The other day, I was sitting on the sidelines watching my son’s soccer practice. On the field behind me a football coach was yelling at his players, saying, “If you’re not sweating, you’re not working hard enough!”
My first thought was, “Man, I’m glad you’re not my boys’ coach.”
But that line bothered me for the rest of the day. Was he right? Will working hard make them better players? My thoughts turned to writing. If I worked harder, wrote more, would that make me a better writer?
The conclusion I came to was ‘yes’ and ‘no’. Yes, in that the more you do something, your craft is developed. But at the same time, if you’re doing it wrong, it’s like banging your head against the wall. It can hurt your craft and frustrate you.
1. Write as often as you can. I work a full time and part time job. I’m a mom and I’m taking classes. Time is more valuable than gold. But if I want to write, I just have to suck it up and sit down and write. That means I might only have an hour a day. But the reality is, the more I write, the better I get.
2. Read. When you read, study the way the author has constructed the story. Pick one or two elements that you feel are lacking in your book such as plot, character arcs, or conflicts within a scene. Focus on those two elements as you read and see how that author has developed them. Write down notes in your journal at what worked and what didn’t. Read another book and do the same thing. I find I learn so much by reading other author’s books.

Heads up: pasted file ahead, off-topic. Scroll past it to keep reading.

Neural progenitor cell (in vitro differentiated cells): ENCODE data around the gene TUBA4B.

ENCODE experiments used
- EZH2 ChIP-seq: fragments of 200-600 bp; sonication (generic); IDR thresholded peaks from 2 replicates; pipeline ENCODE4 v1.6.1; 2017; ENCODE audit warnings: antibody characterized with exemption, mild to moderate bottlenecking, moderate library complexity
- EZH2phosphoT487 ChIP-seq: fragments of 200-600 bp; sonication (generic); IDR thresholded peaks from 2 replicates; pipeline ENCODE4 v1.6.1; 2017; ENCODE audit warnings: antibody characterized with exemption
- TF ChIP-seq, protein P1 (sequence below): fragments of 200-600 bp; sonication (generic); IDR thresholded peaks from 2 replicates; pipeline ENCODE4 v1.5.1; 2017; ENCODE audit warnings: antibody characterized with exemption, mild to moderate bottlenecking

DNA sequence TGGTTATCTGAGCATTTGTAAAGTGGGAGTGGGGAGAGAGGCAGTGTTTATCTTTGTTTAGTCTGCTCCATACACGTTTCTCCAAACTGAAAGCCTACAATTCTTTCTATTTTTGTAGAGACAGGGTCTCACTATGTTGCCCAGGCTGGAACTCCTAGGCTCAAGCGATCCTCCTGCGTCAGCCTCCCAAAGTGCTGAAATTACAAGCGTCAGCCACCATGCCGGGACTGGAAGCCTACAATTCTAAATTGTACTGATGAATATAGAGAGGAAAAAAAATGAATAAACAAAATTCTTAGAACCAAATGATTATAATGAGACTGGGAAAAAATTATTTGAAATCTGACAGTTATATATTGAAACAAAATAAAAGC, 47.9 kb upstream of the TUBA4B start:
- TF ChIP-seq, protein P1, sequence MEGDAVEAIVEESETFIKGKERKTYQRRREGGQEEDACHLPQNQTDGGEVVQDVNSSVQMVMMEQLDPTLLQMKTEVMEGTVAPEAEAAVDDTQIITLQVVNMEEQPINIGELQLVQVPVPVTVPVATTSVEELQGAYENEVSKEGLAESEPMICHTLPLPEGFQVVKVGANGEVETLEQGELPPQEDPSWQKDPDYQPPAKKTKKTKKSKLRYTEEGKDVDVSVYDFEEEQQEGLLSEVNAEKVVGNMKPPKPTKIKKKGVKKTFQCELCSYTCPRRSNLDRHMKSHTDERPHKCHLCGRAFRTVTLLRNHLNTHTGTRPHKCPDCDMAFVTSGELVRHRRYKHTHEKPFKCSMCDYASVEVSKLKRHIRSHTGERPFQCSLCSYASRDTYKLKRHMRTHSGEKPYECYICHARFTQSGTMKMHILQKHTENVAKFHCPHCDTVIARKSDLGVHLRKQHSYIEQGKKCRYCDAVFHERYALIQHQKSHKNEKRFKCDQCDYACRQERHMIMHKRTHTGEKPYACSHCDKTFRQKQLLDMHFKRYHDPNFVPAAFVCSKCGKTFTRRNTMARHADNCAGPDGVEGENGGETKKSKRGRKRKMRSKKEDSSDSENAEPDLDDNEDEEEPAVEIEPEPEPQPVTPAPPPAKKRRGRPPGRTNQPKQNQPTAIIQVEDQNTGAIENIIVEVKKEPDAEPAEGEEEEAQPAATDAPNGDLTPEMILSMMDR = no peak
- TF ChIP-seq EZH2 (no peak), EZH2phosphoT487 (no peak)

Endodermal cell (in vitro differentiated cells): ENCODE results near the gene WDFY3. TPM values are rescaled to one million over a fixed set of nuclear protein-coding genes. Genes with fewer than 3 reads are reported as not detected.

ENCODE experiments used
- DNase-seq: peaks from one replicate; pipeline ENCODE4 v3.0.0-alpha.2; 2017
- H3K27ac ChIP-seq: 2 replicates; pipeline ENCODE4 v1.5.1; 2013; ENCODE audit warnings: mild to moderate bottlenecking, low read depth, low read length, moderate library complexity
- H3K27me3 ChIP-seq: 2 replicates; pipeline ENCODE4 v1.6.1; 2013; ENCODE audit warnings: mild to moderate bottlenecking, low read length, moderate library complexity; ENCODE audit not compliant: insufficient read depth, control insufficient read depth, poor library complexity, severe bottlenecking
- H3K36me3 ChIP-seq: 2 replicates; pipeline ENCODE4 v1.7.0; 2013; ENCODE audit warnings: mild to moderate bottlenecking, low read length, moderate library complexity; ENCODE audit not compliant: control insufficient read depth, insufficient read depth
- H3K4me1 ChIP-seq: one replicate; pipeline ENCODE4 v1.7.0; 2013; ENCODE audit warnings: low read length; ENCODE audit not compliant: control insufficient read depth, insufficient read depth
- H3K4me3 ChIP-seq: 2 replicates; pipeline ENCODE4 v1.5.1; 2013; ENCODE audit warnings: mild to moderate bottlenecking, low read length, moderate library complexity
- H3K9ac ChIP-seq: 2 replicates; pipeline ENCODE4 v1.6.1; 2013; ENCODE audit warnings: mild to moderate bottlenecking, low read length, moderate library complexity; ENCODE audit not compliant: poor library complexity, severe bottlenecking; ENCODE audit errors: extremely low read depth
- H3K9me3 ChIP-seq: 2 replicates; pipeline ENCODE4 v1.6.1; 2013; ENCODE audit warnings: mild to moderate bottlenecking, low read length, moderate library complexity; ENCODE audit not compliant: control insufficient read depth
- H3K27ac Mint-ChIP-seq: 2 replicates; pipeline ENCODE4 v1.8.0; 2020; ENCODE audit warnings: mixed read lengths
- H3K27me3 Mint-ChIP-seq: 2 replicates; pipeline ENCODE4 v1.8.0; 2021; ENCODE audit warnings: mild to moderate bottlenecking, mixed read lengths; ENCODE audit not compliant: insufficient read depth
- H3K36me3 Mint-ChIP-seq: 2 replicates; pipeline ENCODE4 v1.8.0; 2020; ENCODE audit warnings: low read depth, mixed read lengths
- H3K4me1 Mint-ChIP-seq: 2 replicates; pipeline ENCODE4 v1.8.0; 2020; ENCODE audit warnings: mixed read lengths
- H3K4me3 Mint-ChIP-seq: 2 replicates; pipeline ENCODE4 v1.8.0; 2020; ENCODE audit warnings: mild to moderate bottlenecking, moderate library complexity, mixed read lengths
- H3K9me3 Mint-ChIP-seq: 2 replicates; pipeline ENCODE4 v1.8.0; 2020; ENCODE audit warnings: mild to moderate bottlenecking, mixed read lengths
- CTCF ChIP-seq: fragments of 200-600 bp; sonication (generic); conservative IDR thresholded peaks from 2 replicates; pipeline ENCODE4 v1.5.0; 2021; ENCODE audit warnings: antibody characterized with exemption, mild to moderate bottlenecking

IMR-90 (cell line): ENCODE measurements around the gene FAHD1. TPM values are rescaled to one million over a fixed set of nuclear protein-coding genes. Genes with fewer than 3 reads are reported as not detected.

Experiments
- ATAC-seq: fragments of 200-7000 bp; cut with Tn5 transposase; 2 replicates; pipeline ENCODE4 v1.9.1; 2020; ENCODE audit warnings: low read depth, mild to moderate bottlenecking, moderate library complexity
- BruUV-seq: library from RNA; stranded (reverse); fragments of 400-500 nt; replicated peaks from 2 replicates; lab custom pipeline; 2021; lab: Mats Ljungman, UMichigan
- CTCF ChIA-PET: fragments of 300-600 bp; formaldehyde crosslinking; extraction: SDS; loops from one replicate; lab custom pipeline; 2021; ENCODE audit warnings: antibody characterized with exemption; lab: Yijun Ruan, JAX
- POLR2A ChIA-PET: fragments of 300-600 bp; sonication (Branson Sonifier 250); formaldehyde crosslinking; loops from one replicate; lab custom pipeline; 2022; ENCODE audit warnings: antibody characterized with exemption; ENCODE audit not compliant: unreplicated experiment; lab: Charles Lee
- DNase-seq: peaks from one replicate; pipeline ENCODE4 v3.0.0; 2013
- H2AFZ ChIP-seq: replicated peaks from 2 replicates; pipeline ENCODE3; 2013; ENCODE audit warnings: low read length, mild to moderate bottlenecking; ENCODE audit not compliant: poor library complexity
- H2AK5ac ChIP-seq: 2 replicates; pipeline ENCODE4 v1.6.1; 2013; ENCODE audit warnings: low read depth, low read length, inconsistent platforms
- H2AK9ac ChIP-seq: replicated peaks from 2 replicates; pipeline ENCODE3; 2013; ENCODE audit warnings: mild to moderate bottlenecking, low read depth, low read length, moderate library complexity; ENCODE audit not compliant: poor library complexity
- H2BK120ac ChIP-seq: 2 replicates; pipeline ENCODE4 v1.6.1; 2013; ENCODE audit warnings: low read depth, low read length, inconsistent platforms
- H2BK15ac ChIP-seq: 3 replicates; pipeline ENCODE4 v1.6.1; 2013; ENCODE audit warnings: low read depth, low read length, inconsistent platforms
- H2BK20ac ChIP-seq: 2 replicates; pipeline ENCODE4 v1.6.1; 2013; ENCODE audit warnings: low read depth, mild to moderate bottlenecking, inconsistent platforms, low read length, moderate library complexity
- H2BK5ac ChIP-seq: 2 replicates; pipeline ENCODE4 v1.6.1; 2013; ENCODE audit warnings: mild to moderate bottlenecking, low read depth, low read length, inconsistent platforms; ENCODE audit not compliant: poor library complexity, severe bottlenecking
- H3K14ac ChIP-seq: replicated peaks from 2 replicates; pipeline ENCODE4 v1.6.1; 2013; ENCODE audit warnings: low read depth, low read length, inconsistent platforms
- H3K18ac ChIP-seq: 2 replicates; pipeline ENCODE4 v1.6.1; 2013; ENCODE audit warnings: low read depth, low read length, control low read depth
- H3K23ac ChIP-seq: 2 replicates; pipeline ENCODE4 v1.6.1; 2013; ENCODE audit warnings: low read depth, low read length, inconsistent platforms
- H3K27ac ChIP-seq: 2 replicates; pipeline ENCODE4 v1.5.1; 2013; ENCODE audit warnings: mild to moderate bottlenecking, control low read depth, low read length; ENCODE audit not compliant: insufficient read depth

3. Find critique partners who know their stuff. These people don’t have to be writers. Sometimes your best critiquers are actually readers that have the eye for when a character isn’t being true to themselves or the plot is sagging. Trust them. Listen to them.
Great tips. I’ll say, write anything! As a freelancer, I take on all sorts of gigs, and they all teach me something about writing well.
And take naps!
Love your tip #2. I think sometimes we think we have to only write when we have “long” stretches of time. Little spurts add up!
Love this post, Christy!
all of those are great ideas. i’m hoping to go to my first conference next summer, i’ve heard so many great things about them.
Nice points! It sounds backwards, but sometimes I end up getting more written at school during free time than I do if I’m not busy after school. I don’t know if it’s my subconscious realising there isn’t much spare time and trying to compensate or what, but I try to take advantage of it.
OKAY. #5 spoke to me. There’s a sci-fi I’ve been taking notes on for a year now, too scared to start it.
These are great. I went to the ACFW conference this year. It’s so inspiring to be around other people who are passionate about writing.
Excellent tips. I like #5 a lot!
Wonderful tips! I think reading is one of the most important things writers should be doing. 🙂
Yay, I do all of these things. 😀
My family bought the Wii Just Dance 4 this weekend. I was sweating while playing it. Sometimes I felt like I had just run a sprint. I would have done the coach proud. 😀
I’m with Vijaya, write anything. Write whenever/wherever you can.